John Moriarty, the Irish philosopher and mystic, was as detached from the physical world as a philosopher can be. He chose to live remotely; that is, outside of the city, though he had travelled some as a younger man. In later life, he returned to his roots in Kerry, where he was buried – near Muckross – in 2007. In reading and studying Moriarty recently, I was struck by how familiar his work seemed to be, and how it danced across the gamut of modern western philosophy and philosophers.Continue reading “The Mysticism and Ecological Sensibility of John Moriarty”
Category: Henri Bergson
David Hume’s challenge to the philosophy of science – the problem of induction – has never properly been addressed. In essence, it argues that it is impossible to predict the future, because no matter how many experiments we can do, or examples we can take from history, we can never be sure that something we didn’t know might happen – like the emergence of a black swan, first discovered (or so named) in Australia in 1790, and prior to which – in Europe at least – it was presumed that all mature swans were white. We can deduce that if A = B and B = C then A = C. But just because every car we have ever observed has four wheels it does not mean that the next car will have four wheels. It may have only three. Instead of throwing our arms up and saying that none of modern rationalism can really make sense any more, a combination of pragmatism, wilful ignorance and theology have conspired to sweep the inconvenient position under the carpet.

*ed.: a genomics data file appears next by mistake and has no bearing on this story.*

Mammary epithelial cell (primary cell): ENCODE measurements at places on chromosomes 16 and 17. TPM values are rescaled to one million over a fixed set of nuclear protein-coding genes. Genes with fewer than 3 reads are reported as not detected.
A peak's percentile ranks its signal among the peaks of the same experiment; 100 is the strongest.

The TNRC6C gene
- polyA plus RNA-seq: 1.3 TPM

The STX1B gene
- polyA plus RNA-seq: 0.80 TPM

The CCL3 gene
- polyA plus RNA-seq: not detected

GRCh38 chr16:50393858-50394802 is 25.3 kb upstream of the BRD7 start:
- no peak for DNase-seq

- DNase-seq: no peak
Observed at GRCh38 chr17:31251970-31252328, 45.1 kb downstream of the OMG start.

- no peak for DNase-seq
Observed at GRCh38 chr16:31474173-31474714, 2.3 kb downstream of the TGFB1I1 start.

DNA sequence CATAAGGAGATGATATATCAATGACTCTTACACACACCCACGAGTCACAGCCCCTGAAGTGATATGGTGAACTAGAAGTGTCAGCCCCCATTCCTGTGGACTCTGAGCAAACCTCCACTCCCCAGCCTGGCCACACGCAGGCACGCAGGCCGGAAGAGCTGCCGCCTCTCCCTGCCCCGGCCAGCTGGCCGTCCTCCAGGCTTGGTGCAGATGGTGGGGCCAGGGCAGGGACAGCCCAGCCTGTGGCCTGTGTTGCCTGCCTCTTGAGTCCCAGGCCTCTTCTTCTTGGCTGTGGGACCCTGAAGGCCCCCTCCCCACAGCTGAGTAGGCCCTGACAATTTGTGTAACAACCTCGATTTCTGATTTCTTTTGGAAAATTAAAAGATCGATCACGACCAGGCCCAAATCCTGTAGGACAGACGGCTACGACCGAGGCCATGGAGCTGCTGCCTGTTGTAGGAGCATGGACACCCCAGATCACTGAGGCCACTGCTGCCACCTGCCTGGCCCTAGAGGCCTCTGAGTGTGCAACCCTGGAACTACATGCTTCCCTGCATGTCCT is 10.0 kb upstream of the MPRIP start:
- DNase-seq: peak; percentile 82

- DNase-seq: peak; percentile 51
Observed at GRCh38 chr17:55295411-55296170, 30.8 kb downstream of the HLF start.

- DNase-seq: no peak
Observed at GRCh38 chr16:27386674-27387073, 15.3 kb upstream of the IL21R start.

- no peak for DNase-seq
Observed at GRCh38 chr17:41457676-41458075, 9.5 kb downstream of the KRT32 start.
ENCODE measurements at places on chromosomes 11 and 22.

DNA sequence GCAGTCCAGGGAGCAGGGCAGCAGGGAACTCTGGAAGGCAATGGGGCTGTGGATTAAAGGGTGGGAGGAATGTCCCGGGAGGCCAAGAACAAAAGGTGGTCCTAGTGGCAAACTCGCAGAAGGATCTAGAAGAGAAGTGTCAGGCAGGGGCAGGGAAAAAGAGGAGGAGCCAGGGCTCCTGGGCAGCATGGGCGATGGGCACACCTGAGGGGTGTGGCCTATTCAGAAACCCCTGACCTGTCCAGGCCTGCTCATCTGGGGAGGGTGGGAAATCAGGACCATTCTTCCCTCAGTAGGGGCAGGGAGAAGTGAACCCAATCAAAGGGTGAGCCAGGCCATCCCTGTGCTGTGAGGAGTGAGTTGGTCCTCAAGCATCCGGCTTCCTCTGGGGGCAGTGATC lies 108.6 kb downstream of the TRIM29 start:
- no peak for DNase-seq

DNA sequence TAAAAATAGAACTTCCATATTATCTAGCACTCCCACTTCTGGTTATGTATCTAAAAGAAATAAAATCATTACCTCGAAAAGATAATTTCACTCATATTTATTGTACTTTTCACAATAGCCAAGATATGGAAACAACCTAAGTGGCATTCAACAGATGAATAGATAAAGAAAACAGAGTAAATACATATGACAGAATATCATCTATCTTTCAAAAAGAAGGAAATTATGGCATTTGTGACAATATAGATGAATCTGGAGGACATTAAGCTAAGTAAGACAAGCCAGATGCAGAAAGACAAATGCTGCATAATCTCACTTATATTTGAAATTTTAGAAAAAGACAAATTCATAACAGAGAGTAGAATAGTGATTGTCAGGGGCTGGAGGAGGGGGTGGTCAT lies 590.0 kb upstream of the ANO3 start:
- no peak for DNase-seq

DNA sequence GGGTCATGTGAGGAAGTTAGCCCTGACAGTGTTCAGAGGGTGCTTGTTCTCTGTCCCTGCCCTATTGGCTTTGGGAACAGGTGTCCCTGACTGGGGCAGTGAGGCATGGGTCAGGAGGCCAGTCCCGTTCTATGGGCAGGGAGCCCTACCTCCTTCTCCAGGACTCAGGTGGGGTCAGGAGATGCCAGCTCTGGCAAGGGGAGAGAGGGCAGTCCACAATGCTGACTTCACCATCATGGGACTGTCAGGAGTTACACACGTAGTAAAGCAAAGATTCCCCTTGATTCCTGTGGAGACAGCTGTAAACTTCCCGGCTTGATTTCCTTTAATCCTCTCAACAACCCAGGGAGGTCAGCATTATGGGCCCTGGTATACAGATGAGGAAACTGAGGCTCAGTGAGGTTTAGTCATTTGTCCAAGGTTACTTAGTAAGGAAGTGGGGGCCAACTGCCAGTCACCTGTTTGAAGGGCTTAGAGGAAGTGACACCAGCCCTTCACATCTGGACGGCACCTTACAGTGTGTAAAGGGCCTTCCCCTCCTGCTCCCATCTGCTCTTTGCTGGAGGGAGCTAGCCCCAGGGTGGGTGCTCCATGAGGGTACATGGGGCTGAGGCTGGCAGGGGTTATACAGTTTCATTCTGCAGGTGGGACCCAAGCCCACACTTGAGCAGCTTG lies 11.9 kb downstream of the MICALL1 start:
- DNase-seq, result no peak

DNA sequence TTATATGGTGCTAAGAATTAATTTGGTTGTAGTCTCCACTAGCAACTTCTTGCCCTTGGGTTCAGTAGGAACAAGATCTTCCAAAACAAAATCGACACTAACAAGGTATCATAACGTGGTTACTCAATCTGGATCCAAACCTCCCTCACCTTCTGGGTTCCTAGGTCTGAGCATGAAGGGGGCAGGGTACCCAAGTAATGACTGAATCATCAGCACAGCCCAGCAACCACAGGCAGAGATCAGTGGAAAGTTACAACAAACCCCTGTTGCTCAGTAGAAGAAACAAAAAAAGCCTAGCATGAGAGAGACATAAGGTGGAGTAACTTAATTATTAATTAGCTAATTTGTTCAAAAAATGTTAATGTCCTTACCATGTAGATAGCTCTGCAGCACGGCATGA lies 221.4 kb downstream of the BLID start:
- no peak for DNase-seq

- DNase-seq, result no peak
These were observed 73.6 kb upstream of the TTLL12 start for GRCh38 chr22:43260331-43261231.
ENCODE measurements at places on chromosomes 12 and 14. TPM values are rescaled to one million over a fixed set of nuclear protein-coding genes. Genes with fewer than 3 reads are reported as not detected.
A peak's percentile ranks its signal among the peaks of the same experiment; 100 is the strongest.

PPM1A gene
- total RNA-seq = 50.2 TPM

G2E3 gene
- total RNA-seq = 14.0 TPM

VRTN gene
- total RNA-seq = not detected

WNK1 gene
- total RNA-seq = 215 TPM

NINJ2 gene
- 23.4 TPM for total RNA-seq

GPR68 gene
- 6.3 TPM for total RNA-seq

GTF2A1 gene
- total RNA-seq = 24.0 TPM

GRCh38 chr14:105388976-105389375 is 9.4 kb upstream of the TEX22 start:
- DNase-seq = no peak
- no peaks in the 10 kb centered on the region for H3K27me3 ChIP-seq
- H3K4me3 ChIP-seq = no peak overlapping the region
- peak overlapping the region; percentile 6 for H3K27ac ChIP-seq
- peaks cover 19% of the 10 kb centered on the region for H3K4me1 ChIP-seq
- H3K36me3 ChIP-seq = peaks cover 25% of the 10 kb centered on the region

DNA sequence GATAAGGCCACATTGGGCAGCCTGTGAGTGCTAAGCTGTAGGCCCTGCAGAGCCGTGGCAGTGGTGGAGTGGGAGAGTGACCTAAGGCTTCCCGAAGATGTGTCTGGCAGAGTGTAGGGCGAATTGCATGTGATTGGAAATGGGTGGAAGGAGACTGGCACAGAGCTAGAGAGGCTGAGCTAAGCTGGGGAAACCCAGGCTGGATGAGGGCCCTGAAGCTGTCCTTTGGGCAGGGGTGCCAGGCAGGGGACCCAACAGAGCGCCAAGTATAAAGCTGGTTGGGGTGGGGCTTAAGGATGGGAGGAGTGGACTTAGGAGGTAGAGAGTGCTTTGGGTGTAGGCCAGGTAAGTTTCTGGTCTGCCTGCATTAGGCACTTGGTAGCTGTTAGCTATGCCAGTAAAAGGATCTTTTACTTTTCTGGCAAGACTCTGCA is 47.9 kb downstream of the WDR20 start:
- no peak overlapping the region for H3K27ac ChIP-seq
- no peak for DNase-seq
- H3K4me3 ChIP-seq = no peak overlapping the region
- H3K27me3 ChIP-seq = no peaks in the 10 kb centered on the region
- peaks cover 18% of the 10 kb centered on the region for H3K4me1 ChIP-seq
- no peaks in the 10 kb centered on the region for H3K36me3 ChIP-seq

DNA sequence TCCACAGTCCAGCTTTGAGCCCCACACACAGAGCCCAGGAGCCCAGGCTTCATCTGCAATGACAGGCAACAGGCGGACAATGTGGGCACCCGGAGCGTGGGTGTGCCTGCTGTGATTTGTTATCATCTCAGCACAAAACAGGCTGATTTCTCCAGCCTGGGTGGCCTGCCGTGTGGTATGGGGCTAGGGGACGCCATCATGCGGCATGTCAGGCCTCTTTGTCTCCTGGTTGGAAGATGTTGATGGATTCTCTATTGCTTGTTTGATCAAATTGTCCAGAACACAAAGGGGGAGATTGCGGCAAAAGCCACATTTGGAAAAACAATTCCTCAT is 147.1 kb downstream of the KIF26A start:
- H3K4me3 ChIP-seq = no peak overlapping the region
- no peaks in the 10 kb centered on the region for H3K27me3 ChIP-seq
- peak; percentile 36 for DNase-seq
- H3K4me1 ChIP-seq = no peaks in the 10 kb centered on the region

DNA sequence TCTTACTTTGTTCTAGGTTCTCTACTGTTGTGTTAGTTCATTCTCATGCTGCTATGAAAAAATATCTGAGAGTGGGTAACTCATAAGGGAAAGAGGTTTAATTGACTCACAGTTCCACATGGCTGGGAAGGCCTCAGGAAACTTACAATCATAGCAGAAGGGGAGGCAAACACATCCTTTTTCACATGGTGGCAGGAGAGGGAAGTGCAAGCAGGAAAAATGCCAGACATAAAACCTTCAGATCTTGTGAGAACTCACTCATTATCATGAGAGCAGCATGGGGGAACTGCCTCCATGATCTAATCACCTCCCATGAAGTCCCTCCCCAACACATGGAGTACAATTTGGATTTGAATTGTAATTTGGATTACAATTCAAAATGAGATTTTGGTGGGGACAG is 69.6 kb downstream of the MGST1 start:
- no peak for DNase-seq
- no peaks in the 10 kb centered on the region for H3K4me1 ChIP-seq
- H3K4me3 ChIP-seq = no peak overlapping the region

This has profound consequences for the basis of modern thought and epistemology. In particular, it has particular consequences for history and the philosophy of history, and the philosophy of time. It also has a profound and immediately practical bearing on the criminal justice system, and how we attribute blame.Continue reading “The Folly of Causation”